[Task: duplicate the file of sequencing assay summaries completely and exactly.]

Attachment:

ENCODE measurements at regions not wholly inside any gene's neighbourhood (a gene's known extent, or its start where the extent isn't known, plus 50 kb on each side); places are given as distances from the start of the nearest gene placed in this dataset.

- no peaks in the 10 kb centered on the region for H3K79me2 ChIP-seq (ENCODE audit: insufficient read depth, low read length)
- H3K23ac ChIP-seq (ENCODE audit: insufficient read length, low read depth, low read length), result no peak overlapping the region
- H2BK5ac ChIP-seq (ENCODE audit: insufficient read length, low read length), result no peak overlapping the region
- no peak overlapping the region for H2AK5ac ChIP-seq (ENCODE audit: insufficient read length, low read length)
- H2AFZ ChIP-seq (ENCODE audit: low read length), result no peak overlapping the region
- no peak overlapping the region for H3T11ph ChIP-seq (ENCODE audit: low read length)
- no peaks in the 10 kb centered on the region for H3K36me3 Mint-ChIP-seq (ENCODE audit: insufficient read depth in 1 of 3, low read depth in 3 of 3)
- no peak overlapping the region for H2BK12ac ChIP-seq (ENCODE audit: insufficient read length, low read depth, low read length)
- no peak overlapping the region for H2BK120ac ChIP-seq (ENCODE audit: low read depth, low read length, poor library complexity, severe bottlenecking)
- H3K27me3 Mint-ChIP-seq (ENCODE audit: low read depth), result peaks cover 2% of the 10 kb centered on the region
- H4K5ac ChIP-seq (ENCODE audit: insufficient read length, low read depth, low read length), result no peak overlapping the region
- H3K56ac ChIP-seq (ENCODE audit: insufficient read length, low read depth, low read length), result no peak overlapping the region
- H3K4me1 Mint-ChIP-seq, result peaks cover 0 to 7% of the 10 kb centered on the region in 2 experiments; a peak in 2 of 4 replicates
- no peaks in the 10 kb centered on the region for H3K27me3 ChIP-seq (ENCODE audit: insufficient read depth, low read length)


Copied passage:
ENCODE measurements at regions not wholly inside any gene's neighbourhood (a gene's known extent, or its start where the extent isn't known, plus 50 kb on each side); places are given as distances from the start of the nearest gene placed in this dataset.

- no peaks in the 10 kb centered on the region for H3K79me2 ChIP-seq (ENCODE audit: insufficient read depth, low read length)
- H3K23ac ChIP-seq (ENCODE audit: insufficient read length, low read depth, low read length), result no peak overlapping the region
- H2BK5ac ChIP-seq (ENCODE audit: insufficient read length, low read length), result no peak overlapping the region
- no peak overlapping the region for H2AK5ac ChIP-seq (ENCODE audit: insufficient read length, low read length)
- H2AFZ ChIP-seq (ENCODE audit: low read length), result no peak overlapping the region
- no peak overlapping the region for H3T11ph ChIP-seq (ENCODE audit: low read length)
- no peaks in the 10 kb centered on the region for H3K36me3 Mint-ChIP-seq (ENCODE audit: insufficient read depth in 1 of 3, low read depth in 3 of 3)
- no peak overlapping the region for H2BK12ac ChIP-seq (ENCODE audit: insufficient read length, low read depth, low read length)
- no peak overlapping the region for H2BK120ac ChIP-seq (ENCODE audit: low read depth, low read length, poor library complexity, severe bottlenecking)
- H3K27me3 Mint-ChIP-seq (ENCODE audit: low read depth), result peaks cover 2% of the 10 kb centered on the region
- H4K5ac ChIP-seq (ENCODE audit: insufficient read length, low read depth, low read length), result no peak overlapping the region
- H3K56ac ChIP-seq (ENCODE audit: insufficient read length, low read depth, low read length), result no peak overlapping the region
- H3K4me1 Mint-ChIP-seq, result peaks cover 0 to 7% of the 10 kb centered on the region in 2 experiments; a peak in 2 of 4 replicates
- no peaks in the 10 kb centered on the region for H3K27me3 ChIP-seq (ENCODE audit: insufficient read depth, low read length)